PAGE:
May is the fifth month of the year in the Julian and Gregorian Calendars a month of spring in the Northern Hemisphere and autumn in the Southern Hemisphere. It is named after the Greek goddess, Maia or Roman goddess of fertility, Bona Dea. Old English – Maius, Latin name – Maius mensis – Month of Maia, Old French – Mai. Maia was one of the Pleiades and the mother of Hermes. Maia is the daughter of Atlas and Pleione the Oceanid and is the oldest of the seven Pleiades. Because they were daughters of Atlas, they were also called the Atlantides. For the Romans, it embodied the concept of growth and as her name was thought to be related to the comparative adjective maius, maior “larger, greater”. Convallaria majalis, the Lily of the Valley, is named after it and it is the flower of May in Europe.
Category: The Night Sky
The stars around Sirius make up the constellation of Canis Major which has some really nice open clusters to view through binoculars or a telescope.
The 8th of April 2020 Supermoon, or the more common name, Perigee Syzygy of the Sun, Earth and Moon system.
Today at 2:35 was the last Supermoon for 2020 but the Moon will not rise until tonight so it will be passed the phase of Full Moon when it does. If you get a chance, go outside and have a look. If you miss it, don’t worry, it’ll be back next year.
Prepare your telescopes, we have two amazing planets to observe. If you don’t have telescopes, join us at Space Place at Carter Observatory where we have telescope viewings every Tuesday, Friday and Saturday nights clear skies. The Centre of the Galaxy has fantastic objects such as open and globular clusters, about which we go into
The 21 March 2019 Supermoon, or the more common name, Perigee Syzygy of the Sun, Earth and Moon system.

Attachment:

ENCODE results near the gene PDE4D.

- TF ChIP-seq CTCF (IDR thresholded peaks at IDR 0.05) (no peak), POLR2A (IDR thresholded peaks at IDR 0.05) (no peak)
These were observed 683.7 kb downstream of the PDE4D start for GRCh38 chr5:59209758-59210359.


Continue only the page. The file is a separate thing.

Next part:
Tonight is the last Supermoon for 2019 so if you get a chance, go outside and have a look. But if you miss it, don’t worry, it’ll be back next year.
Unfortunately we will miss the Lunar Eclipse this Monday night/Tuesday morning and the programme for the next couple of years for eclipses is very light for this part of the world.
This podcast has been recorded by us here from New Zealand for Space Place at Carter Observatory and the Jodcast, for the December night sky 2018. The Jodcast is a volunteer podcast about astronomy set up by astronomers based at the University of Manchester’s Jodrell Bank but aims to cover astronomy carried out all over the Earth and
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We are understanding a little more about the Super Massive Black Hole at the centre of our galaxy and observations are also revealing that Einstein was right about his theory of general relativity.
With all the talk of going back to the moon, we thought it’d be good to recap on who is doing what in the coming years about returning to the Moon.
A great reason to look up at the night sky is that you might see a supernova like the the one that Albert Jones spotted in 1987.